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Neighborhood associations are voluntary affiliations. They are not homeowners' associations.
Cooper Center for Environmental Learning
Beat Back Buffelgrass
February 9/10, 2019 • 9 am - 11 am
Join us for a morning of pulling invasive buffelgrass at Cooper Center. Easy to moderate hiking over low hills
to remove scattered patches of buffelgrass in and around the camp. No prior experience necessary. Folks who can't dig/pull can join us to help bag. To help pull on Saturday go to goo.gl/NAr3VQ and fill out the form. To pull on Sunday, fill out the form here: goo.gl/so6twE. Share with neighbors and friends! Buffelgrass and sparks don't mix! Check this link goo.gl/KdQYNU to see the aftereffects of the fireworks on A Mountain in 2017.
Detailed caption information in "Wildlife Neighbors, Tucson Mountains, Arizona" is from Steven J. Phillips and Patricia Wentworth Comus, editors. A Natural History of the Sonoran Desert. Arizona-Sonora Desert Museum Press, Tucson, Arizona and University of California Press, Berkeley and Los Angeles, California, and London, England.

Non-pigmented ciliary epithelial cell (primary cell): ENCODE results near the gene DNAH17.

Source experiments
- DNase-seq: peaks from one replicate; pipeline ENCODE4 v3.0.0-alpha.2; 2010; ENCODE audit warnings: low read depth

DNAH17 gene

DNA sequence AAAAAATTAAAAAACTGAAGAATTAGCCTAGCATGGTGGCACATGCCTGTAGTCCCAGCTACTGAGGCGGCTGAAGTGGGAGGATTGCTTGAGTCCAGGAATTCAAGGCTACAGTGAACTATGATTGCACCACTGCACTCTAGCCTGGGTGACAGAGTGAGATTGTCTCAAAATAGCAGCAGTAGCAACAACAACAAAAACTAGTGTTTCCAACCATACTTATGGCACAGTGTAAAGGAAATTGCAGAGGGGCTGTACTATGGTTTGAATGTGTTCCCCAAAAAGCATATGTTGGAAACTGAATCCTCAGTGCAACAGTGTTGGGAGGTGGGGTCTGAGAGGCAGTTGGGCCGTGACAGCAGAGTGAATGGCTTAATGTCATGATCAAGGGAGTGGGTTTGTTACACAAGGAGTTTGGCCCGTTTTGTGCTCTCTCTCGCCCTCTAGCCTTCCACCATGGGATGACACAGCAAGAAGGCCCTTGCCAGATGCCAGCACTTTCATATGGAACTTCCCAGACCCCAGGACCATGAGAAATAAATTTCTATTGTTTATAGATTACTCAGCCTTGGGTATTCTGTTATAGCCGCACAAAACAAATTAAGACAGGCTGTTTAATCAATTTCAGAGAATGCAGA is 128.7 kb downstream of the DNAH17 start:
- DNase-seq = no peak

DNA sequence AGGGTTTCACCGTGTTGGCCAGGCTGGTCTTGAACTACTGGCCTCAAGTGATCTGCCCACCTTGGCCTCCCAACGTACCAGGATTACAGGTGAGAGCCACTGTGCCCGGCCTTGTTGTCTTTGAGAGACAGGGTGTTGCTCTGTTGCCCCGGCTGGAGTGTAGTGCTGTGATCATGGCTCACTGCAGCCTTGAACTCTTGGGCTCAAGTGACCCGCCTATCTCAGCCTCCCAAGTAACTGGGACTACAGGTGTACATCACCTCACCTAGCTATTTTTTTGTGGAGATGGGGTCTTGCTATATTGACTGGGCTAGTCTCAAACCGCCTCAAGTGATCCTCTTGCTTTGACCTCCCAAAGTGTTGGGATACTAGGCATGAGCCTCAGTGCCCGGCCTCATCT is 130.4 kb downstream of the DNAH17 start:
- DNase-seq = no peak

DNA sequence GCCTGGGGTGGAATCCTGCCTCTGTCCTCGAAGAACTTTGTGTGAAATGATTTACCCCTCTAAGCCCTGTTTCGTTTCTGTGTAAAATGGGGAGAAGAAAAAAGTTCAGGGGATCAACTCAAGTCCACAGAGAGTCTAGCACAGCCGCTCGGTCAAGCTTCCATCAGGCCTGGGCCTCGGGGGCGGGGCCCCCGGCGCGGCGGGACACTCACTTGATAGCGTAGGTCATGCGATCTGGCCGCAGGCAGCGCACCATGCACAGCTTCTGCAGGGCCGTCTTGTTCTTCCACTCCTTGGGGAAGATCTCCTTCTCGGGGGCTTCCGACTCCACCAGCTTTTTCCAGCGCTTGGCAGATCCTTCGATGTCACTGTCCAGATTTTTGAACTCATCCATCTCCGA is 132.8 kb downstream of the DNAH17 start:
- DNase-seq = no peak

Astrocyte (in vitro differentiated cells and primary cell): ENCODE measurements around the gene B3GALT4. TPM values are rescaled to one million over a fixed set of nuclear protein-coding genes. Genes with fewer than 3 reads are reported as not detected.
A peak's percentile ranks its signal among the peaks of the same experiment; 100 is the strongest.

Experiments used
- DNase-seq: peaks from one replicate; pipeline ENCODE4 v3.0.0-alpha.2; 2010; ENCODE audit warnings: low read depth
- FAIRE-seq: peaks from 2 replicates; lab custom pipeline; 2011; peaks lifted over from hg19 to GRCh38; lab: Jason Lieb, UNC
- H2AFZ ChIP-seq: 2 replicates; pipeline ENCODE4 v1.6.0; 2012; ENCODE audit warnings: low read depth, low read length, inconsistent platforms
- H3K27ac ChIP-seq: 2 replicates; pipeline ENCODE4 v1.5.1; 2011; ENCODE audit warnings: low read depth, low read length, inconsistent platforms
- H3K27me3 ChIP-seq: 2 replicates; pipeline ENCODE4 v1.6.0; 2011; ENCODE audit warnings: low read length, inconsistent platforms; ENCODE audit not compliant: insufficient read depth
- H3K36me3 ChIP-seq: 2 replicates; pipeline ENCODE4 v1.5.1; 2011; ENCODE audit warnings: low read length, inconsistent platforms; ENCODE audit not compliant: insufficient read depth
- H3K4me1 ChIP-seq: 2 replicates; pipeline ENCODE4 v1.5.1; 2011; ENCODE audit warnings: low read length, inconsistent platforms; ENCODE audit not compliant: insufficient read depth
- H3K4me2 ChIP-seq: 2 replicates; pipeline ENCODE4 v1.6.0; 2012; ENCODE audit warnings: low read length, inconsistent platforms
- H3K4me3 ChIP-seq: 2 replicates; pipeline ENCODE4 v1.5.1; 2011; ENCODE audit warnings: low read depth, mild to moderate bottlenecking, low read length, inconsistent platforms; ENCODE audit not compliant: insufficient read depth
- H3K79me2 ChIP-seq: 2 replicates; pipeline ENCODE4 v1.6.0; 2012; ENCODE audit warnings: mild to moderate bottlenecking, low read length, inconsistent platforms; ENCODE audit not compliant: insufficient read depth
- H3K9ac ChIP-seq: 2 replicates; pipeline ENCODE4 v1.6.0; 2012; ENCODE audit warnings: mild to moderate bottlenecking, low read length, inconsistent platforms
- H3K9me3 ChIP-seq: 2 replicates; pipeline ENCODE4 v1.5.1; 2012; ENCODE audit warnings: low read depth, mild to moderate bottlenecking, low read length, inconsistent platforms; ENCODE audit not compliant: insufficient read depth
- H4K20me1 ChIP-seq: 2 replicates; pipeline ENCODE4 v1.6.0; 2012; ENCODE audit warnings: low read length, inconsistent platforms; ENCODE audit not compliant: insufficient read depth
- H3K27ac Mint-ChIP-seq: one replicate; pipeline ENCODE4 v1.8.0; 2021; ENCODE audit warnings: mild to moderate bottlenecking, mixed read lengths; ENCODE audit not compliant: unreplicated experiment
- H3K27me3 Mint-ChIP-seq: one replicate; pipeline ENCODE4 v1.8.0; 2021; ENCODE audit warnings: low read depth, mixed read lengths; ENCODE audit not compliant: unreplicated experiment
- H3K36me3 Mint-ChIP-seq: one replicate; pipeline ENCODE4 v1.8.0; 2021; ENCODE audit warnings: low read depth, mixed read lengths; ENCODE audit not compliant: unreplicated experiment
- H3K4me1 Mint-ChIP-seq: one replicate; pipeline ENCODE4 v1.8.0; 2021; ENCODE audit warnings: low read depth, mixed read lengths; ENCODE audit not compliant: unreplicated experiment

Wildlife Neighbors, Tucson Mountains, AZ (GPANA.info) at https://www.GPANA.info/home. The text is licensed under a Creative Commons Attribution-NonCommercial-NoDerivatives 4.0 International License. The photographs are copyright by the photographers with all rights reserved.
Wildlife Neighbors, Tucson Mountains, Arizona
We are not alone in the Sonoran Desert. Our wildlife neighbors adapted to life in arid lands long before we arrived. We can learn from them and respect their right to continue to live in peace.
GATES PASS AREA NEIGHBORHOOD ASSOCIATION | PO BOX 87554, TUCSON, AZ 85754 | GPANASEC@GMAIL.COM
Copyright 2019 GATES PASS AREA NEIGHBORHOOD ASSOCIATION. All rights reserved. Site issues? Email firstname.lastname@example.org
Mule deer crossing Saguaro National Park West, Tucson Mountains, AZ.
Photo courtesy of Mochi Gregurich.
Desert tortoise pauses feeding to check out what's coming. These mostly solitary tortoises of the Sonora Desert live on rocky hillsides. They utilize existing crevices and depressions for shelter. The population is limited by available sites. Photo courtesy of Roger Carpenter.
Slow Down - WATCH OUT FOR WILDLIFE CROSSING OUR ROADS!